The word “modest” – and I’m talking about the broader community, in Israel as in the West – doesn’t resonate any better with today’s teens. How could it, when the role models for girls are almost exclusively media celebrities who dress and act in the most provocative ways and are cheered for it? IT ISN’T news that contemporary films, TV shows, mainstream magazines and ads, and particularly the fashion industry too often treat women as sex objects, reflected in skimpy and suggestive clothing that would, not that long ago, have been the province of men’s magazines and worn by “working girls.”
The current social environment being what it is, can one blame Sydney Spies and millions of other teens for promoting themselves by exploiting their sex appeal to the utmost? “She’s cute, but she looks like a tart,” commented a male friend who dropped by while I was writing this piece and saw the controversial photo. Considerably older than the subject of the photo, he immediately looked abashed, as if caught out in a lapse of manners or taste.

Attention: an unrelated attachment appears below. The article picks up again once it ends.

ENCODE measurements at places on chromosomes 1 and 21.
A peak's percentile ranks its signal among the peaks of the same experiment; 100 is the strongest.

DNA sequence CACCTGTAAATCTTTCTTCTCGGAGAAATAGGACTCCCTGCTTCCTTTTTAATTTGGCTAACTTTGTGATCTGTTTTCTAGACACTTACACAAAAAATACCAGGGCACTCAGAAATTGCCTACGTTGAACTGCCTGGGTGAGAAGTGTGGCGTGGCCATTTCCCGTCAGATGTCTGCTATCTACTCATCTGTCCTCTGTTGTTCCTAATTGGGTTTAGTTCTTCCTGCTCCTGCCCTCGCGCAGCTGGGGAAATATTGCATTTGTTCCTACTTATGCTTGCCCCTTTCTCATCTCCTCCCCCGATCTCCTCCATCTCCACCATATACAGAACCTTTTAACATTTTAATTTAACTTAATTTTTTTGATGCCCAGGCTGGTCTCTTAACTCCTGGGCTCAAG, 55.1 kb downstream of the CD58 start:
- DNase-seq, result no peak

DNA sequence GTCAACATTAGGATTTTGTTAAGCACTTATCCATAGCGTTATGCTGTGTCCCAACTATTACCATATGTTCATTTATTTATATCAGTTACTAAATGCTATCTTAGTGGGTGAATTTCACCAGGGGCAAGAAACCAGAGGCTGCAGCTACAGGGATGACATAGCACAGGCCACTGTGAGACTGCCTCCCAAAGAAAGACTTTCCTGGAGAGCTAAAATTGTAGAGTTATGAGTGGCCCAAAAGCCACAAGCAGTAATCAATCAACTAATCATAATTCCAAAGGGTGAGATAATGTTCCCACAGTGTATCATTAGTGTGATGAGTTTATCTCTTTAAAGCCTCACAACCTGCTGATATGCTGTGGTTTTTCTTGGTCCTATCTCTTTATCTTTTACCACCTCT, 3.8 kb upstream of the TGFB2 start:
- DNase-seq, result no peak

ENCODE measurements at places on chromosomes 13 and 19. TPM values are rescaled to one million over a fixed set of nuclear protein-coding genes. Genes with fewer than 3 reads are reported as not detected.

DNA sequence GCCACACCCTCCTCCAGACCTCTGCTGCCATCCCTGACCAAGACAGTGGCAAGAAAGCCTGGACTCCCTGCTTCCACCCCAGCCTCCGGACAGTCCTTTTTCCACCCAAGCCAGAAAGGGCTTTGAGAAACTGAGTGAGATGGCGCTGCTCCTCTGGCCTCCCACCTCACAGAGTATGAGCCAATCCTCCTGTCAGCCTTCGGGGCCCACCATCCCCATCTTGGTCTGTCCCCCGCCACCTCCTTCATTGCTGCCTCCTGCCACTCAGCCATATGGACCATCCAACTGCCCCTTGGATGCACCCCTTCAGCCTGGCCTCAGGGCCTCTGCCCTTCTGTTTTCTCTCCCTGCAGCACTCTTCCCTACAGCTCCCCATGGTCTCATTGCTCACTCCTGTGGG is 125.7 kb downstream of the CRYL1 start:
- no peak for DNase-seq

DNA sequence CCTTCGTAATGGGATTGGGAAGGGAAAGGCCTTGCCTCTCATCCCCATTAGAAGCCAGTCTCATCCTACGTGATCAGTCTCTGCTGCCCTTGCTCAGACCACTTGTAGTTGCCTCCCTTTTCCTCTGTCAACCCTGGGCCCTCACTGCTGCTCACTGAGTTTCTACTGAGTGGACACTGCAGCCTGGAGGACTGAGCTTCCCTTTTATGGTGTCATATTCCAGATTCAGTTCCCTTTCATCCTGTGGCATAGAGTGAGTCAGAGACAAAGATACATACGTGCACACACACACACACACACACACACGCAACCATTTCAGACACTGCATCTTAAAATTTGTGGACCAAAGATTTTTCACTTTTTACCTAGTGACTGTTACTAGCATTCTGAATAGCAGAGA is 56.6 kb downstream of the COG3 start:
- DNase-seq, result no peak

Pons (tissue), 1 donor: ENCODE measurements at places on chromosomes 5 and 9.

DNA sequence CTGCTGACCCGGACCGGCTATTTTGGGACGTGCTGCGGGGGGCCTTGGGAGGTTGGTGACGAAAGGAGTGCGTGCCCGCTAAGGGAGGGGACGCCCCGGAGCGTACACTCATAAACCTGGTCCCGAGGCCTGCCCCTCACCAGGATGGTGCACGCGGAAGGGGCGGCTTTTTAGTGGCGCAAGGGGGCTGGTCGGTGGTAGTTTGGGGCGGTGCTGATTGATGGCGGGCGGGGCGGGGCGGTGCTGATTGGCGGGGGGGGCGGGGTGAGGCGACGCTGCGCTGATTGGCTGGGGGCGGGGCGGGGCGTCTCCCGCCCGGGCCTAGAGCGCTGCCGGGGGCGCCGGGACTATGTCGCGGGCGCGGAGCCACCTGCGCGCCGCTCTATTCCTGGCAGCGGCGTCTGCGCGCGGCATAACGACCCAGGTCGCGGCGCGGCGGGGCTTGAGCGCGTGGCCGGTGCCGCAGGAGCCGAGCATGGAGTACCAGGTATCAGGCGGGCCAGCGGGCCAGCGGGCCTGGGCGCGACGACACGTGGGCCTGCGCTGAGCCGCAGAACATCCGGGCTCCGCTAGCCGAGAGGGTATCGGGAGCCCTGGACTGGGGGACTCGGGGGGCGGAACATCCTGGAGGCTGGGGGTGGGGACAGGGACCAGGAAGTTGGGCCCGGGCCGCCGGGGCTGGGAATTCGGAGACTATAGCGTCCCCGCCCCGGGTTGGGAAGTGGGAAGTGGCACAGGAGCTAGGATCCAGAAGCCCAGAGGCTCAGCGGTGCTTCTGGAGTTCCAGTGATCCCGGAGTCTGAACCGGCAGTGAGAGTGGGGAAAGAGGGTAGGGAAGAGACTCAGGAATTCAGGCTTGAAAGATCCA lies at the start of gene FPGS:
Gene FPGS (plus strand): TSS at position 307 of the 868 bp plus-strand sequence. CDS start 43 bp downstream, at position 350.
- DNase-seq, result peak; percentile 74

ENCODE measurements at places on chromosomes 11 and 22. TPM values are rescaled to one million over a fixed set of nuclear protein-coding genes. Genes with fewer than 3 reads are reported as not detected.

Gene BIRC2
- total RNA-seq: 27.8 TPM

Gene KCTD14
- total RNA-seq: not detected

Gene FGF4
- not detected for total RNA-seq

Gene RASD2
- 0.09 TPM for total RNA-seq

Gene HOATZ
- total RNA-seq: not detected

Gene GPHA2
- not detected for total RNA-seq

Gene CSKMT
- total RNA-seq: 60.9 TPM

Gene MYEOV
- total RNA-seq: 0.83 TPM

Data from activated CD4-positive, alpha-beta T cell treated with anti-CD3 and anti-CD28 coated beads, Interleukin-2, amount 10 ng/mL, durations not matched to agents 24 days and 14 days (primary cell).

“She’s certainly seeking attention,” he said, explaining that Spies reminded him of Curley’s new wife, who ‘ain’t concealin’ nothing,’ in John Steinbeck’s 1937 classic Of Mice and Men.
WHEN ASKED if she thought her daughter’s photo was too revealing, Miki Spies confessed to initial reservations, but then said she changed her mind.
“I asked her not to do it at first,” she told MailOnline. “I said, ‘Sydney, is this the [photo] you want?’ But when your child is spreading her wings, you just want to come alongside and support them. That’s what I’m doing as a mother.”
Forgive me, Ms. Spies, but what you are doing “as a mother” isn’t good enough. You aren’t doing Sydney any favors by “coming alongside” and supporting her in her sexy stance.
From the reservations you say you initially felt, I believe you realized deep down that this flaunting, partially undressed pose was inappropriate, both for a school yearbook and for an adolescent still far from the mature woman she has yet to become.
The problem is that many mothers have themselves been seduced by Western culture’s blatant sexualization of females even younger than the Colorado teen, and have thus lost the courage of their already faint convictions. They have become confused about their role as parents.